• JAX-RPC 1.1 – Offers legacy support for older Java EE Web Services applications.
  • JAX-RS 1.1 – Supports the construction of RESTful Web Services using the Java EE platform.
  • JavaMail 1.4 – Allows Java EE applications to send and receive e-mail
  • JCA 1.6 – Provides a mechanism for third parties to provide support for custom data sources, as well as connection pooling and transaction management for database access.
  • JMS 1.1 – Adds advanced messaging support to EE applications.
  • IIOP – Supports interoperablility with other application servers and non-Java CORBA clients.
  • JSR-88 – Allows for managing deployments to a Java EE server in a portable fashion.
  • Update mod_cluster to 1.2.0.Final
  • IronJacamar 1.0.7.Final
  • Upgrade Infinispan to 5.1.0.CR3
  • Upgrade to JBossTS 4.16.1
  • Upgrade jboss-metadata to 7.0.0.Beta33
  • Upgrade JGroups to 3.0.3.Final
  • Upgrade JBoss Marshalling to 1.3.6.GA
  • Upgrade httpcore to 4.1.4
  • Upgrade to JBossWS 4.0.1.GA and Apache CXF 2.4.6
  • Update to classfilewriter 1.0.1
  • Upgrade to JSF 2.1.7
  • Upgrade PicketLink to 2.0.2.Final
  • Upgrade PicketBox to 4.0.7.Final
  • Upgrade commons-beanutils to 1.8.3
  • Upgrade Google Guava to 11.0.2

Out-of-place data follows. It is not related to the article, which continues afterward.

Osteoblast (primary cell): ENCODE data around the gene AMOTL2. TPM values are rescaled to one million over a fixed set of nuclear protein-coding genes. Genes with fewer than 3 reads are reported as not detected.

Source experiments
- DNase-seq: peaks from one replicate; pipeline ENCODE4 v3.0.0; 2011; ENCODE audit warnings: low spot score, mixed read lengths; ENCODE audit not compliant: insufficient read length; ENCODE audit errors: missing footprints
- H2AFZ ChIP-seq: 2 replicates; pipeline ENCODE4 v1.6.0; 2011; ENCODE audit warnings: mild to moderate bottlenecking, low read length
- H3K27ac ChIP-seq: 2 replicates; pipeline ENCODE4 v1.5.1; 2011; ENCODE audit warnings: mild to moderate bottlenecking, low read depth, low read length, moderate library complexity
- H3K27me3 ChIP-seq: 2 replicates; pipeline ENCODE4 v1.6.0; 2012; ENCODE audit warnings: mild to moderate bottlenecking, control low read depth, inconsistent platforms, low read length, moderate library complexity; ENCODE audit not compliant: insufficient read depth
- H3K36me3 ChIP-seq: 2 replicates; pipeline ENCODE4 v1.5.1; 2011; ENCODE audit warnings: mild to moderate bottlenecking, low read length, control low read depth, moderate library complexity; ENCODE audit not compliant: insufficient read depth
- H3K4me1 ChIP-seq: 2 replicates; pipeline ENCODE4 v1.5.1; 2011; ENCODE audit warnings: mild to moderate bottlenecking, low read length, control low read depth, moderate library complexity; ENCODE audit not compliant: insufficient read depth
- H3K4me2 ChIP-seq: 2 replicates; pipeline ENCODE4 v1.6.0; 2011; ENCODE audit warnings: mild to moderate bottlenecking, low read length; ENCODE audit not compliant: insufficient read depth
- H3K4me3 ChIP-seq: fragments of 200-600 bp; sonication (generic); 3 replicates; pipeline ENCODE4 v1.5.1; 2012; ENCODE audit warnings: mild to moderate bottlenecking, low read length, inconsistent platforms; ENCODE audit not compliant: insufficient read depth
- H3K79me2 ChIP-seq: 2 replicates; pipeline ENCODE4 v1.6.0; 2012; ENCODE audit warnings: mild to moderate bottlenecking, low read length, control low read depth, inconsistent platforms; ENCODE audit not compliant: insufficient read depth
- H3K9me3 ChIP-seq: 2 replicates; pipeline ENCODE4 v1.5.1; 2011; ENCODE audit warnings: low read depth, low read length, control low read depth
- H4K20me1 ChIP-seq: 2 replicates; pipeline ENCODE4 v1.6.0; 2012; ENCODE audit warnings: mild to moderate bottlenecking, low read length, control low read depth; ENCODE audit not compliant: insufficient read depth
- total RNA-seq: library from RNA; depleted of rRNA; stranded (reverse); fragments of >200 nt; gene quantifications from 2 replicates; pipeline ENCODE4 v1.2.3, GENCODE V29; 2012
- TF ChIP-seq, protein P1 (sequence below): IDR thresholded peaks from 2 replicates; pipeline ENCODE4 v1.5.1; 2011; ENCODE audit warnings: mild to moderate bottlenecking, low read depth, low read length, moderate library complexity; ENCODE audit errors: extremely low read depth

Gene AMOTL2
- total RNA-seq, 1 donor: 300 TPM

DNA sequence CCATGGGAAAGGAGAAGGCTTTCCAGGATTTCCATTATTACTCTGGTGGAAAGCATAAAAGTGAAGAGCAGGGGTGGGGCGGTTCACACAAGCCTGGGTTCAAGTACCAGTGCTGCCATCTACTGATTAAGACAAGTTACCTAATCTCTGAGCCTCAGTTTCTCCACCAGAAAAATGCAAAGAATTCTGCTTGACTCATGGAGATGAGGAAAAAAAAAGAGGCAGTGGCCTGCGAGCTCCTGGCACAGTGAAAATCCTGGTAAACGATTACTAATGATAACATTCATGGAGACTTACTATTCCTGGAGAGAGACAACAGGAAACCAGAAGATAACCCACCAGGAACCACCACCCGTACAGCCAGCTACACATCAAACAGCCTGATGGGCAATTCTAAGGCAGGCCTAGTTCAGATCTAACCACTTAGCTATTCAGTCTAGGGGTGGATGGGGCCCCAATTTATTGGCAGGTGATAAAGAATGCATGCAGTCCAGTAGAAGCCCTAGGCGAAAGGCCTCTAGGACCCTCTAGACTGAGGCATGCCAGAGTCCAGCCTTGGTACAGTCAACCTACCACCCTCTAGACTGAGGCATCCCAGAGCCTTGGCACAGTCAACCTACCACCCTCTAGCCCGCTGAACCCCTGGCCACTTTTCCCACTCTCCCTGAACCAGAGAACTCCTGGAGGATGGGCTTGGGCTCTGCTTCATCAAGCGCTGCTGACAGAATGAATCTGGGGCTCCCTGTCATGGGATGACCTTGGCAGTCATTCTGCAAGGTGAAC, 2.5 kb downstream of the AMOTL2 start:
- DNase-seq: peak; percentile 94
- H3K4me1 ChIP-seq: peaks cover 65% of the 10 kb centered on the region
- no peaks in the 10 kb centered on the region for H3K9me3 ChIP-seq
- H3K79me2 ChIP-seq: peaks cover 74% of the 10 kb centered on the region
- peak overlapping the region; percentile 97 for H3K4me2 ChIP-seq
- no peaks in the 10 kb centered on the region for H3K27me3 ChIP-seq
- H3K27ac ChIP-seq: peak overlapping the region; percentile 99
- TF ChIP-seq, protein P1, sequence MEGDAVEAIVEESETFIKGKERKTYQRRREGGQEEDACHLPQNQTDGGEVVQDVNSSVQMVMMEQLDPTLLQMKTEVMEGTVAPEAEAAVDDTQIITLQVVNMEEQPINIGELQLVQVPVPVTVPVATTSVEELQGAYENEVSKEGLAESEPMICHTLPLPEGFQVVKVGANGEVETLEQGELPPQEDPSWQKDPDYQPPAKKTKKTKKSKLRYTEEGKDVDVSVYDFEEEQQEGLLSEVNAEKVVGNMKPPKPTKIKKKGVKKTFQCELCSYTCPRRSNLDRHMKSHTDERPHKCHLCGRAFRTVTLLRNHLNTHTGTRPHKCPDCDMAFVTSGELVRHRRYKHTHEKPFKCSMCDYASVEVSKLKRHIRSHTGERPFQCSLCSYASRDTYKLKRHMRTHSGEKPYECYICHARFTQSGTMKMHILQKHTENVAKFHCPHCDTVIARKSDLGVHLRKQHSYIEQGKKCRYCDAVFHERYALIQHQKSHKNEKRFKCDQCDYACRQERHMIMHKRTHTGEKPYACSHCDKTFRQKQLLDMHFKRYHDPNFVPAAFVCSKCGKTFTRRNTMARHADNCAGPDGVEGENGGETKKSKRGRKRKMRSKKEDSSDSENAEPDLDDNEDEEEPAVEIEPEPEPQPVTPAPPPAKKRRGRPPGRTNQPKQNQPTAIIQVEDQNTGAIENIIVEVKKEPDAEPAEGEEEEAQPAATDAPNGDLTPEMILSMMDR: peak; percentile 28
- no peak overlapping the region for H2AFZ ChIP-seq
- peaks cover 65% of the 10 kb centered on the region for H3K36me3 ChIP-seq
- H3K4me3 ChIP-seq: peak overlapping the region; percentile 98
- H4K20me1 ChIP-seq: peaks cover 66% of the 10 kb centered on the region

• [Server functionalities] new server functionalities : Mod_cluster, JBoss Embedded AS
  • [Application deployment] The legacy pooled invoker has been removed. Applications using the pooled invoker should switch to the JBoss Remoting-based unified invoker, which has been the default detached invoker since 4.2.
  • [Server functionalities] new server functionalities : Mod_cluster, JBoss Embedded AS
  • [Application deployment] The legacy pooled invoker has been removed. Applications using the pooled invoker should switch to the JBoss Remoting-based unified invoker, which has been the default detached invoker since 4.2.

How to migrate : plan and tasks

  • JDBC configuration
  • Classpath references
  • Global Modules Reference
  • JMS migration :

According link, we thought it would be really hard to connect with JMS server based on JBoss 5. It turned out that you have 2 options and both work fine:

  • Start HornetQ server on your own instance and create a bridge to JBoss 5 instance
  • Uses a JMS Bridge to move the existing messages
  • Use Generic JMS adapter: https://github.com/jms-ra/generic-jms-ra

 Application packaging and configuration

  • Repackaging Dependencies and fix the EAR Layout: link
  • Install and configure the JDBC Driver link
  • Update the Resource Adapter Configuration